1. Perform data exploration and model selection on a separate portion of data. This is to avoid biasing inferential results with random selective procedures.
2. Once a reasonable model is found, fit the model on the remaining data, adopting robust covariance estimates for model parameters.

This works very well with independent data for which a (generalized) linear model can provide a useful parametric description. Generalizations may be discussed in a separate post.

Buja, Andreas, Lawrence Brown, Richard Berk, Edward George, Emil Pitkin, Mikhail Traskin, Kai Zhang, and Linda Zhao. 2019. “Models as Approximations i.” Statistical Science 34 (4): 523–44.
White, Halbert. 1980. “A Heteroskedasticity-Consistent Covariance Matrix Estimator and a Direct Test for Heteroskedasticity.” Econometrica: Journal of the Econometric Society, 817–38.

1. This is already somewhat implicit in the representation (1), that models $$Y$$ and $$X$$ as single random variables. The reason for stating this condition in an apparently convoluted way, rather than a simpler “data points $$(X_i,Y_i)$$ are independent draws from the same joint distribution”, is that this formulation includes cases where the $$X_i$$’s are not independent, cf. the following note.↩︎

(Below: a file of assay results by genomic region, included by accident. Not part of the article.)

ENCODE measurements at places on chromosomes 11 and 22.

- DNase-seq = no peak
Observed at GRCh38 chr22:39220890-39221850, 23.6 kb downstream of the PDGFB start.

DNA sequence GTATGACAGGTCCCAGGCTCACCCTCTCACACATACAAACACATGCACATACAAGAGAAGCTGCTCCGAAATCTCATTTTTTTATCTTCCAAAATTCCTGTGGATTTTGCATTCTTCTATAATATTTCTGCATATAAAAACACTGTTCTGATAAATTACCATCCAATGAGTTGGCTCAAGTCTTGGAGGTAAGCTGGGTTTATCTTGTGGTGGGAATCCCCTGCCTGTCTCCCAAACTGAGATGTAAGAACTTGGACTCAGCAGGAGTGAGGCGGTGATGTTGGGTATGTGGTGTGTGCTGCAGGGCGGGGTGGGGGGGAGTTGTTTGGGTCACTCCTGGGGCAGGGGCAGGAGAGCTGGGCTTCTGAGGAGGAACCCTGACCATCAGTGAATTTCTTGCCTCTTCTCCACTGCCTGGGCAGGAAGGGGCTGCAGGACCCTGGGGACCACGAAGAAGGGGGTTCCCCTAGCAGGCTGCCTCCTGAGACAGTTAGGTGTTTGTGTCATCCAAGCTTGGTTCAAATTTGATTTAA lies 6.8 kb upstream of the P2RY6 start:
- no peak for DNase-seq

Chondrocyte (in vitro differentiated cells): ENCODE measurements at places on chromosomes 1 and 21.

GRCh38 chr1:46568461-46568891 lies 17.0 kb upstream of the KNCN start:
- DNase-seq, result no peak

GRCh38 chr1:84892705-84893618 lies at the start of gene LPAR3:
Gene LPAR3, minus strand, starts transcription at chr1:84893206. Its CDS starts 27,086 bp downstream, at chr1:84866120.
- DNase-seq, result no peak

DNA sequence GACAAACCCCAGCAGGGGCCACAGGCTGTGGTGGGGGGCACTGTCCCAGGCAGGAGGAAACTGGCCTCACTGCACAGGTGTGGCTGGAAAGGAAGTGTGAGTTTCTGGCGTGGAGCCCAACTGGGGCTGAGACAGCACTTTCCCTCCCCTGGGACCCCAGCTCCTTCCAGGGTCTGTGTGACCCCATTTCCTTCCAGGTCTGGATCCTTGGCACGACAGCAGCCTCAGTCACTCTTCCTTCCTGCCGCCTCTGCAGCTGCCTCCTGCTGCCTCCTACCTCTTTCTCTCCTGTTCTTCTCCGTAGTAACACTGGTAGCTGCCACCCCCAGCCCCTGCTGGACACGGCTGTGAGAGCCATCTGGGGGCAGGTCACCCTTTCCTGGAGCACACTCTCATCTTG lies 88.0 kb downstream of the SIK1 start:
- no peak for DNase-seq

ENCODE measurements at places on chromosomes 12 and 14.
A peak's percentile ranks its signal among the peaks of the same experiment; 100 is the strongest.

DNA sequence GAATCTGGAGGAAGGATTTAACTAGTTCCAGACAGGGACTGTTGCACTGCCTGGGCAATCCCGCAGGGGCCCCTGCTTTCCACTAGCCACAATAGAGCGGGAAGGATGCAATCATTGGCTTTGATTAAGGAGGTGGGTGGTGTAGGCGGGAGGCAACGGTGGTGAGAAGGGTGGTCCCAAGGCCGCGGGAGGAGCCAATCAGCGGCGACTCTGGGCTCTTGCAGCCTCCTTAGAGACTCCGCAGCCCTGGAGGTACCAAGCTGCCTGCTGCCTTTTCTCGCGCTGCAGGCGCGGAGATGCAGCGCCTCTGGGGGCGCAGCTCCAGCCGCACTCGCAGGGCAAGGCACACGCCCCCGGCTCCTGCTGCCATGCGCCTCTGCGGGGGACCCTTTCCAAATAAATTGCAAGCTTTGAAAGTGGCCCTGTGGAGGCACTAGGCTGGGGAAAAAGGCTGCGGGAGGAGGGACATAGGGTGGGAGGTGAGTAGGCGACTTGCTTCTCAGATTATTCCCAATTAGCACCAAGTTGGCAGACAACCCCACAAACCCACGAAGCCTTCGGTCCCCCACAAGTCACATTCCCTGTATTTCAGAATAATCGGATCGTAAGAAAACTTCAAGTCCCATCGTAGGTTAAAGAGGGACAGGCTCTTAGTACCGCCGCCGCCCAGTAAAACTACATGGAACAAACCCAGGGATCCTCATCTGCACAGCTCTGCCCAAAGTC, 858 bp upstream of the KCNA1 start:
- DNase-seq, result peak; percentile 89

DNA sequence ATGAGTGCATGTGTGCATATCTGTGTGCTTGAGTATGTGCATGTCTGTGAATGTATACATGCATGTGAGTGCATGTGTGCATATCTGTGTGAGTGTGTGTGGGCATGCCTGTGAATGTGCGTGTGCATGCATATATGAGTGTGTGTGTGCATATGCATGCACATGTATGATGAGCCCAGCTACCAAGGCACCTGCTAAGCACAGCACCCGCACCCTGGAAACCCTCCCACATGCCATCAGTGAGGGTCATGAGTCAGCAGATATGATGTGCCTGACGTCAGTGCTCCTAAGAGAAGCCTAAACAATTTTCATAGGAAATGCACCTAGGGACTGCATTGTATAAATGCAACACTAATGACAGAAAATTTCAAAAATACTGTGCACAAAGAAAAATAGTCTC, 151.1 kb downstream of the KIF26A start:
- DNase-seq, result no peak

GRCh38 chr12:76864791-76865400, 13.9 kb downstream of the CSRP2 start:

2. There are of course important exceptions, like time series or spatial data. Noteworthy, our formulation of strict linear model assumptions can also cover some cases of temporal or spatial dependence in the regressors $$X_i$$, provided that such dependence is not reflected on $$Y_i \vert X_i$$.↩︎

3. According to an $$L_2$$ loss criterion.↩︎

4. I use an element-wise ratio, in order to avoid confusion from the different scales involved in the various entries of $$\mathbb V (\hat \beta)$$.↩︎

5. I don’t know whether this result (that sandwich estimates are, at worst, overestimates) is a general one.↩︎

### Corrections

If you see mistakes or want to suggest changes, please create an issue on the source repository.

### Reuse

Text and figures are licensed under Creative Commons Attribution CC BY-SA 4.0. Source code is available at https://github.com/vgherard/vgherard.github.io/, unless otherwise noted. The figures that have been reused from other sources don't fall under this license and can be recognized by a note in their caption: "Figure from ...".

### Citation

For attribution, please cite this work as

Gherardi (2023, May 14). vgherard: Model Misspecification and Linear Sandwiches. Retrieved from https://vgherard.github.io/posts/2023-05-14-model-misspecification-and-linear-sandwiches/

BibTeX citation

@misc{gherardi2023model,
author = {Gherardi, Valerio},
title = {vgherard: Model Misspecification and Linear Sandwiches},
url = {https://vgherard.github.io/posts/2023-05-14-model-misspecification-and-linear-sandwiches/},
year = {2023}
}